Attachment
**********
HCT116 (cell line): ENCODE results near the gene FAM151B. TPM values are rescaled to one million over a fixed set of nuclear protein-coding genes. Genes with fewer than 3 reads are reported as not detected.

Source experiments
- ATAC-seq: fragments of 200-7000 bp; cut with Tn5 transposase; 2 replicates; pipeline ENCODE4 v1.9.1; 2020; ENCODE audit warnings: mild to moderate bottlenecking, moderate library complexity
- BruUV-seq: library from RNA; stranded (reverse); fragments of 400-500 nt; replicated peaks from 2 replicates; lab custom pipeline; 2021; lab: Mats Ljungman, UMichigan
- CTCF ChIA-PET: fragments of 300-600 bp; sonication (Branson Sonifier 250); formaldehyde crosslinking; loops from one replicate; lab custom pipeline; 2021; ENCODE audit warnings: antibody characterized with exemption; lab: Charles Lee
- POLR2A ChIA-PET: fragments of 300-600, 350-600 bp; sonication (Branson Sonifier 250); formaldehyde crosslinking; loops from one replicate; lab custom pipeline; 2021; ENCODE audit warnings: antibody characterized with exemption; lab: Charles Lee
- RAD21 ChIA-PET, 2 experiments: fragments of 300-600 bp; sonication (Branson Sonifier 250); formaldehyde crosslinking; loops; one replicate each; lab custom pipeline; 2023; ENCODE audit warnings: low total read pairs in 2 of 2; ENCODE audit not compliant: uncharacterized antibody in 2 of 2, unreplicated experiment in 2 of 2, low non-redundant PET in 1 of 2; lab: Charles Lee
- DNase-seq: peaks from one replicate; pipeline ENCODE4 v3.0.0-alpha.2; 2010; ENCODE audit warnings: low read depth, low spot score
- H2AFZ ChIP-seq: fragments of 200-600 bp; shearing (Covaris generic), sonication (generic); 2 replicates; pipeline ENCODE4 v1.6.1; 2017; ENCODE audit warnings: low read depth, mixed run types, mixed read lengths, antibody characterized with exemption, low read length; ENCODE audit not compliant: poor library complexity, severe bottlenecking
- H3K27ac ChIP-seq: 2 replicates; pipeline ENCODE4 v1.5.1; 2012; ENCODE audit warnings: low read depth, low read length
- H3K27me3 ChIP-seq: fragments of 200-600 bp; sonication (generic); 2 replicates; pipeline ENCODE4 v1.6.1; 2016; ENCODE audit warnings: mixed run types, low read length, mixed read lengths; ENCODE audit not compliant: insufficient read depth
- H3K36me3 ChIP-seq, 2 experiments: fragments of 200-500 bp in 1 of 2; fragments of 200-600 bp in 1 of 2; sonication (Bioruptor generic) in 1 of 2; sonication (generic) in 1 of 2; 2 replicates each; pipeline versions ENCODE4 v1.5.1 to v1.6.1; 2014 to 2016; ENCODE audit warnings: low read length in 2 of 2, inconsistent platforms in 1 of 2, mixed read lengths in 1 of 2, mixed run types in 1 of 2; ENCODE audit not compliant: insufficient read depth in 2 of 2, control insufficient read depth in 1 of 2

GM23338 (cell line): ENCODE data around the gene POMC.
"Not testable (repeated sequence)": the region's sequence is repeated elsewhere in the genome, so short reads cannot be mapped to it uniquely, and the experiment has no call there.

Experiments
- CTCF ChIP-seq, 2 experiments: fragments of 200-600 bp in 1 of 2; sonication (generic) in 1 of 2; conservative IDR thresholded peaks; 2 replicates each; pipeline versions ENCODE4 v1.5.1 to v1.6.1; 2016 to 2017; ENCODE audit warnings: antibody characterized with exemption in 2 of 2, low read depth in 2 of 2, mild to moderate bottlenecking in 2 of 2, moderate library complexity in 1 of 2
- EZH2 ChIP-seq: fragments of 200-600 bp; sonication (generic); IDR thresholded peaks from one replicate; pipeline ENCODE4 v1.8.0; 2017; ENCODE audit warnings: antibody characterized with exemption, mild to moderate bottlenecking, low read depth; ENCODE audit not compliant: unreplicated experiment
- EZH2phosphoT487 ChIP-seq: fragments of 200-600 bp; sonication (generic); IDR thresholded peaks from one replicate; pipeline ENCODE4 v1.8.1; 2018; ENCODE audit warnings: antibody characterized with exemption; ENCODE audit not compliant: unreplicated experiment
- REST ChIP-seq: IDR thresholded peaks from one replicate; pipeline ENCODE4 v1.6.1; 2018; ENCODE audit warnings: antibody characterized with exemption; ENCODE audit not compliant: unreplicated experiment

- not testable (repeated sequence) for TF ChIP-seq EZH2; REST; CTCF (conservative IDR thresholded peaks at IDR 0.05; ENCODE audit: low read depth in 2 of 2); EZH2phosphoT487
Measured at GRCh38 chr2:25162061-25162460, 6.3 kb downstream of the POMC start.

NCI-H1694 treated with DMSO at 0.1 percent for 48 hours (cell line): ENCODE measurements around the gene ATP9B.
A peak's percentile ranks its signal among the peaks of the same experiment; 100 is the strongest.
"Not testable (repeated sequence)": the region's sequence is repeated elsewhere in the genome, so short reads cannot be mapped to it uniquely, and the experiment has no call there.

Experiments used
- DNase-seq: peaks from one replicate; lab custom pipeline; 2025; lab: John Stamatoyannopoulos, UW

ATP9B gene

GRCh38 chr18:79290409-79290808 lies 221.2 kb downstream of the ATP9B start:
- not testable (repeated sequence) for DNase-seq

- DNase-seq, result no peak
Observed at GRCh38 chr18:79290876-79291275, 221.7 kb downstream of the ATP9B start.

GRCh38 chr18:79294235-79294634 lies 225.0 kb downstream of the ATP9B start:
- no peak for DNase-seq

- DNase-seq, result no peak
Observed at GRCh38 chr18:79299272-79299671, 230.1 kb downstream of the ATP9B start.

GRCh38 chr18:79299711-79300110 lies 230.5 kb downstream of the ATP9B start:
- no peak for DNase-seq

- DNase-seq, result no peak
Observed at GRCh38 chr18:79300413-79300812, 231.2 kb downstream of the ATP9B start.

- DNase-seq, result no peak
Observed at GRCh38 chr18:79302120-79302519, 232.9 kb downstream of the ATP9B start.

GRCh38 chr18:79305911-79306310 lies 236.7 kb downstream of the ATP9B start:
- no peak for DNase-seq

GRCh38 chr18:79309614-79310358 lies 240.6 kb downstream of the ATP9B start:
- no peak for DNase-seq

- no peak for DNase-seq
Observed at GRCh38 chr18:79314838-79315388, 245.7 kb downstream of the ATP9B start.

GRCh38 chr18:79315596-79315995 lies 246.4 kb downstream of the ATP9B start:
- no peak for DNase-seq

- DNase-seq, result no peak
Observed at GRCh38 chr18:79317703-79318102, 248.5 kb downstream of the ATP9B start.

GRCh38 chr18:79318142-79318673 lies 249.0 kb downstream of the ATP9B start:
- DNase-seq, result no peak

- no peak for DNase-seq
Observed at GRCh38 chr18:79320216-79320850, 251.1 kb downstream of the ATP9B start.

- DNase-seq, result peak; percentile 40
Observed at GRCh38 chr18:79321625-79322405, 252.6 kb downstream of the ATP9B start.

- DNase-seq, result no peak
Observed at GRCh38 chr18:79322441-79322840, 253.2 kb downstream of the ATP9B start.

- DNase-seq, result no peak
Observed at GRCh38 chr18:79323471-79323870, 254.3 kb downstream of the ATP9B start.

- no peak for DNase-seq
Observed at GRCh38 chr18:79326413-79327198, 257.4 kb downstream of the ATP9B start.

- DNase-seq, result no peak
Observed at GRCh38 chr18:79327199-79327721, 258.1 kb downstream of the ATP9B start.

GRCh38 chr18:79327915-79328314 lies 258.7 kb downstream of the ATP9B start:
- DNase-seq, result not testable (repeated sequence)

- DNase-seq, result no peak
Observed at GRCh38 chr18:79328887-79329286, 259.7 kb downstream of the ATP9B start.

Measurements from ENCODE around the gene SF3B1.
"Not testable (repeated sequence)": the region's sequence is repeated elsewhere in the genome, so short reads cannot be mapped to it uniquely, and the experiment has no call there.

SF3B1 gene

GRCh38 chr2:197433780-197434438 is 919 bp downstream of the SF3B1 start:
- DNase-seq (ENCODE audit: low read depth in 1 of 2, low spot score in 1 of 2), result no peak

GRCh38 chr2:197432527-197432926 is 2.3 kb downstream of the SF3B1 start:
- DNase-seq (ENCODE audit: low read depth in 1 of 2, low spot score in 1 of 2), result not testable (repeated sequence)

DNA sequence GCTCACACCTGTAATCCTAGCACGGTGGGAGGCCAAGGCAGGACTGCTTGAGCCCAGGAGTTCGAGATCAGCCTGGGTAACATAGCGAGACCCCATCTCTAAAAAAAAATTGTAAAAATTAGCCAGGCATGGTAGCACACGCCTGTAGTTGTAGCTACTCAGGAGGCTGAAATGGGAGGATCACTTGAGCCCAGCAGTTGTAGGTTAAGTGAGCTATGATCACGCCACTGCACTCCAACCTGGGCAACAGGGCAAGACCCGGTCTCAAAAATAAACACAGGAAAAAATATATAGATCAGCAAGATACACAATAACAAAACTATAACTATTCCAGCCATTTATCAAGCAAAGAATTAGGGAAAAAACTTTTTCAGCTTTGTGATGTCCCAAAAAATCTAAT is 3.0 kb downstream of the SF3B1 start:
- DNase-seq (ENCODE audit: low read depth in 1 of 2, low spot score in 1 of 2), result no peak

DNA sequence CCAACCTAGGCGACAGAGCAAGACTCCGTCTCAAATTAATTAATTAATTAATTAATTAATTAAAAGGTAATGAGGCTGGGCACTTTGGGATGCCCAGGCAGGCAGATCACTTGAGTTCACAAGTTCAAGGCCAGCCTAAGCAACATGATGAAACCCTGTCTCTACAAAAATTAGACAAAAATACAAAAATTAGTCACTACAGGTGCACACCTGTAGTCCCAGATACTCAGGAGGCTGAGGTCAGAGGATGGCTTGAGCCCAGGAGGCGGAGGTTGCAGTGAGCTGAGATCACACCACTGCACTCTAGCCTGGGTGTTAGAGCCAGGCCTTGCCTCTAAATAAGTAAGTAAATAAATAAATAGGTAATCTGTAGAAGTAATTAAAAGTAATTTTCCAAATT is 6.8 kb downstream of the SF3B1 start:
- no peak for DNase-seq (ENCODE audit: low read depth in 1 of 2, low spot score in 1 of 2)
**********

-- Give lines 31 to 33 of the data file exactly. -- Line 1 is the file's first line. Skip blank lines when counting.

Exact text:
Observed at GRCh38 chr18:79290876-79291275, 221.7 kb downstream of the ATP9B start.

GRCh38 chr18:79294235-79294634 lies 225.0 kb downstream of the ATP9B start:
- no peak for DNase-seq